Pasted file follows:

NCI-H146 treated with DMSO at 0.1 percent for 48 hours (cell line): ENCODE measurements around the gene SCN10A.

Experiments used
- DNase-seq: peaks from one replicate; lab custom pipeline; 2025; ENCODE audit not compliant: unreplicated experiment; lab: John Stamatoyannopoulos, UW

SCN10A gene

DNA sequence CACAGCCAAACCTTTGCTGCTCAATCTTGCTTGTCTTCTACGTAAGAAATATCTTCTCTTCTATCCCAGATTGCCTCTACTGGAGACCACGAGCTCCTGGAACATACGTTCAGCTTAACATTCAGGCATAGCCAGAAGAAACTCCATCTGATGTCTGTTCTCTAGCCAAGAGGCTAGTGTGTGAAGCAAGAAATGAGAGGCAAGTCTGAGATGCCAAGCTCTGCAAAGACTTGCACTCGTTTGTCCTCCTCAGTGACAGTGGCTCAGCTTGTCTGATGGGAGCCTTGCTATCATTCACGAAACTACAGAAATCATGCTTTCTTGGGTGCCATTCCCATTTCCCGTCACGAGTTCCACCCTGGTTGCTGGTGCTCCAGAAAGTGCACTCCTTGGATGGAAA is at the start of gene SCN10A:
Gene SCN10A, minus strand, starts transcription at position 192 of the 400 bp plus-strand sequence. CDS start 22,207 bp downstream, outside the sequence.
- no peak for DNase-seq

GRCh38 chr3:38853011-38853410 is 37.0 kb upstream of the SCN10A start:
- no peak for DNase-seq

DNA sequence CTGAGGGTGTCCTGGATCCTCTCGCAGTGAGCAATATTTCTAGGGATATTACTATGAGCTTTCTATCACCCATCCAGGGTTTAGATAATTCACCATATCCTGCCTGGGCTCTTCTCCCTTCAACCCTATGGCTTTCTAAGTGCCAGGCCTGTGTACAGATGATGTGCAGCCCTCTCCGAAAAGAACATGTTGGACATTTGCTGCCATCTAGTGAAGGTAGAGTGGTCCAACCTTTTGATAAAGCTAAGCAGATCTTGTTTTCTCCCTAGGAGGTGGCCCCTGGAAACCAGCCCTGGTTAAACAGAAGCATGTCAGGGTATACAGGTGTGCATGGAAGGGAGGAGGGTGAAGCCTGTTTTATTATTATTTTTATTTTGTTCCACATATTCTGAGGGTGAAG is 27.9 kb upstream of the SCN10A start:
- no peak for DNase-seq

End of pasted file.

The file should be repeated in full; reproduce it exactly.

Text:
NCI-H146 treated with DMSO at 0.1 percent for 48 hours (cell line): ENCODE measurements around the gene SCN10A.

Experiments used
- DNase-seq: peaks from one replicate; lab custom pipeline; 2025; ENCODE audit not compliant: unreplicated experiment; lab: John Stamatoyannopoulos, UW

SCN10A gene

DNA sequence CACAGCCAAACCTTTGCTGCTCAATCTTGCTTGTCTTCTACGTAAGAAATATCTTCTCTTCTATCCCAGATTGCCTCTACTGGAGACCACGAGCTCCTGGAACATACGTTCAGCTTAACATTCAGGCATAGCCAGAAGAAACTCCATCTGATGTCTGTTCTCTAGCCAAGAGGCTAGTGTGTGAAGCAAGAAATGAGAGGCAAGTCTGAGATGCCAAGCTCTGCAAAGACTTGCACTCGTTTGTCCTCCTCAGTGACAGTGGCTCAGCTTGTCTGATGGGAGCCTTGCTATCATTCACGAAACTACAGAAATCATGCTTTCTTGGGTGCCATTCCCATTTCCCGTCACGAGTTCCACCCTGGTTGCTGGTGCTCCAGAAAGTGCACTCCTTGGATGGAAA is at the start of gene SCN10A:
Gene SCN10A, minus strand, starts transcription at position 192 of the 400 bp plus-strand sequence. CDS start 22,207 bp downstream, outside the sequence.
- no peak for DNase-seq

GRCh38 chr3:38853011-38853410 is 37.0 kb upstream of the SCN10A start:
- no peak for DNase-seq

DNA sequence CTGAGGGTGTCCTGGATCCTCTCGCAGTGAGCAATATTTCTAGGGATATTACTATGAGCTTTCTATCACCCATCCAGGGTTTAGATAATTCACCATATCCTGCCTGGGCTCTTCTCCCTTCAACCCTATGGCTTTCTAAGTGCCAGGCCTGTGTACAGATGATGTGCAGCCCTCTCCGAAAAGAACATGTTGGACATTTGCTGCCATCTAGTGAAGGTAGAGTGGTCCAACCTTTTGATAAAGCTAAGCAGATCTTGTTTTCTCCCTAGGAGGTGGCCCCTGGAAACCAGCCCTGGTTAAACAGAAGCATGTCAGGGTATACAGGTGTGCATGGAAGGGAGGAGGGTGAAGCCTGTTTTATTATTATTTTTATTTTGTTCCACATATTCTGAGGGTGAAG is 27.9 kb upstream of the SCN10A start:
- no peak for DNase-seq